Logical Operators in JavaScript

Last updated on September 21, 2023

Logical operators are primarily used in JavaScript to perform logical operations on boolean values, TRUE and FALSE. Let’s suppose we have requirements where we need to apply two or more conditions within a single statement. To do that we use logical operators in JavaScript.

Look at the below table that contains logical operators with their symbols, names, and operations.

&&ANDreturns true if both the operands are true else false
||ORreturns true if either of the operands is true else false
!NOTreturns true if let x is false
List of Logical Operators in JavaScript

Return value: The logical operators return a boolean (either true or false).

Below are the examples of logical operators.

01. Logical AND(‘&&’) Operator:

The AND operator returns true if both variable’s comparisons are true.

let schoolBag = 12;
let books = 10;
if (schoolBag == 12 && books == 10) {
  console.log('this block will be running...');

// output: this block will be running...

In this example, we have two variables schoolBag and books that store different integer values. We are checking both variables through the if-statement by using the AND logical operator.

Since both conditions are true in this case, the code within the if block will execute, and the message “This block will be running…” will be logged to the console.

2. Logical OR (||) Operator:

The OR operator returns ‘true’ in the result when at least one of the conditions is true.

let obtainedMarks = 610;
let passingMarks = 550;
let attemptedAllQuestions = true;
if (obtainedMarks > passingMarks || attemptedAllQuestions) {
   console.log('this block will be executing');

// output: this block will be executing

In this example, we have two variables that defining student’s attempt of solving all the questions and obtained marks. Then in the if statement we are checking if the obtained marks are greater than passing marks or if the student attempted all the questions through the OR operator.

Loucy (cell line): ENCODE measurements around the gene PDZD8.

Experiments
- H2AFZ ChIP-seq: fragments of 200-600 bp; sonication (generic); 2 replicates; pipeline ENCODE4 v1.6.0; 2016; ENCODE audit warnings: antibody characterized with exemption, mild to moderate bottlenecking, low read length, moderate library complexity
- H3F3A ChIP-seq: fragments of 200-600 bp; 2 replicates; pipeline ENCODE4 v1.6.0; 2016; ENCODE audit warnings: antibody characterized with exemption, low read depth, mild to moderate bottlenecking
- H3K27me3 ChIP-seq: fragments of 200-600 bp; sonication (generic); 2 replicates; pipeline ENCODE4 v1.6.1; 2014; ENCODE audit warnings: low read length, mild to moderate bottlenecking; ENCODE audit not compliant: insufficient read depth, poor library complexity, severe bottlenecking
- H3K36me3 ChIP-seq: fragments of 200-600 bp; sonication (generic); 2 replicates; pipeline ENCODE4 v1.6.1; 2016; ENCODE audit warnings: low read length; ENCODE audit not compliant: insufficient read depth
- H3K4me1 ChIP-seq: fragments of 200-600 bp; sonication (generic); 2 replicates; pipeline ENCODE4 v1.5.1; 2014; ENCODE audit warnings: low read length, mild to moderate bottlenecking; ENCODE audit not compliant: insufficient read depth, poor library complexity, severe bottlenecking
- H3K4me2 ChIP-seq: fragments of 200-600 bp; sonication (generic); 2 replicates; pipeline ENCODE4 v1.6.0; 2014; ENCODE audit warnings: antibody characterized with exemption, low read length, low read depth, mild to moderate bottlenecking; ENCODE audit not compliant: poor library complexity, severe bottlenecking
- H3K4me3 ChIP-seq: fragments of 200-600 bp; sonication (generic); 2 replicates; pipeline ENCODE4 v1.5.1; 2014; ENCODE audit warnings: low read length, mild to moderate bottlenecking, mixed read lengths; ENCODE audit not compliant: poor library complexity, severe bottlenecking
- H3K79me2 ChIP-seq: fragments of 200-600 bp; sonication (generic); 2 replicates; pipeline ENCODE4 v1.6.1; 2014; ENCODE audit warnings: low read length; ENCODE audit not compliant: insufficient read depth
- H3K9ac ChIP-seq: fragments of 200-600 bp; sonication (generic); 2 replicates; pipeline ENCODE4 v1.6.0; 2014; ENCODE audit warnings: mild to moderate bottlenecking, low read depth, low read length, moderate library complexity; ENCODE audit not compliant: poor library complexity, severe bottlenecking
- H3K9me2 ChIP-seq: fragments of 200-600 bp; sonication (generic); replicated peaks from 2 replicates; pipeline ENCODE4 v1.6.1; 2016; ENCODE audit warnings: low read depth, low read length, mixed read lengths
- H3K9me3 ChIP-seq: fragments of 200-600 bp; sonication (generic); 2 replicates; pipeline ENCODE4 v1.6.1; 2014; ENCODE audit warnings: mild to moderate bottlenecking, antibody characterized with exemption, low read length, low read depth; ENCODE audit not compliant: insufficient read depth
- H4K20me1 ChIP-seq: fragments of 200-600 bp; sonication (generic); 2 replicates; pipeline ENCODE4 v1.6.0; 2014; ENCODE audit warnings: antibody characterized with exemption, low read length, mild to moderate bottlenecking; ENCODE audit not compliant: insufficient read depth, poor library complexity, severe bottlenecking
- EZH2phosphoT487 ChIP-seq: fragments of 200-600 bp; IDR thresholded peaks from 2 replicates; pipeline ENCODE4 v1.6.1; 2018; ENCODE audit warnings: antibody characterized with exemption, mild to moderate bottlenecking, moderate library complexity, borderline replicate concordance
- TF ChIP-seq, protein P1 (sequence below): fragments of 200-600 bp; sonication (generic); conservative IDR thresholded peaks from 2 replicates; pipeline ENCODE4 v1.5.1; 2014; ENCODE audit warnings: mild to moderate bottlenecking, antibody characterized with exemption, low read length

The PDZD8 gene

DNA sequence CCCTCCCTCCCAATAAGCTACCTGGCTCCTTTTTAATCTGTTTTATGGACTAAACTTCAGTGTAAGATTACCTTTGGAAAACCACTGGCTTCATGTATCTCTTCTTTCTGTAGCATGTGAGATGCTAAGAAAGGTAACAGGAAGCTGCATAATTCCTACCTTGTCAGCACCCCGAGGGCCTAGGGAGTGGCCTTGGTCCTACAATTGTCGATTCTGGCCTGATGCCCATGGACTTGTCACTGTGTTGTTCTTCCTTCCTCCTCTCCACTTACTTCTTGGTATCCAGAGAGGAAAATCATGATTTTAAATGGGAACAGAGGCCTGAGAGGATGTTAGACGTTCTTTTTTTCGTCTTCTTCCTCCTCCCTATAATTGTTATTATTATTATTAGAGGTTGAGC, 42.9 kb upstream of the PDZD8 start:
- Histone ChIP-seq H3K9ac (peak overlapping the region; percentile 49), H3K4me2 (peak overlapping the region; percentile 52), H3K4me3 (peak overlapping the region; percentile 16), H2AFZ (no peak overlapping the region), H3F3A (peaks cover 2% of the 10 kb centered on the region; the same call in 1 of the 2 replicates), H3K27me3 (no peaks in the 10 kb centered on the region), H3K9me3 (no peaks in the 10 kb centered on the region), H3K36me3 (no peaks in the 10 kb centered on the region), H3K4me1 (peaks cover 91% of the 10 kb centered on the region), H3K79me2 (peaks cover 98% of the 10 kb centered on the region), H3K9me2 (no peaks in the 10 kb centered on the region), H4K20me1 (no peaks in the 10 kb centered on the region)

3. NOT (!) Operator:

The NOT operator checks if the condition is not true.

let isSchoolOffToday = true;

if (!isSchoolOffToday) {
  console.log("School is open.");
  console.log("Yes, today is off.");

// output: Yes, today is off.

In above example, we have a variable isSchoolOffToday that stores true value. In the next line of code, we are checking if the variable is not true through the NOT (!) operator.

As we set the variable isSchoolOffToday to true, when we use !isSchoolOffToday, it means ‘Is it NOT true?’ In this case, since it is true, ‘NOT true’ is false. So, we go into the ‘else’ part and say, ‘Yes, today is off.


In this article we explained JavaScript logical operators AND, OR and NOT along with their examples.

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I am a web developer with over 2 years of industry experience, specializing in PHP, JavaScript, MySQLi, and Laravel. I create dynamic and user-friendly web applications, committed to delivering high-quality digital solutions.

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Improved by: Ayaz Ali Shah

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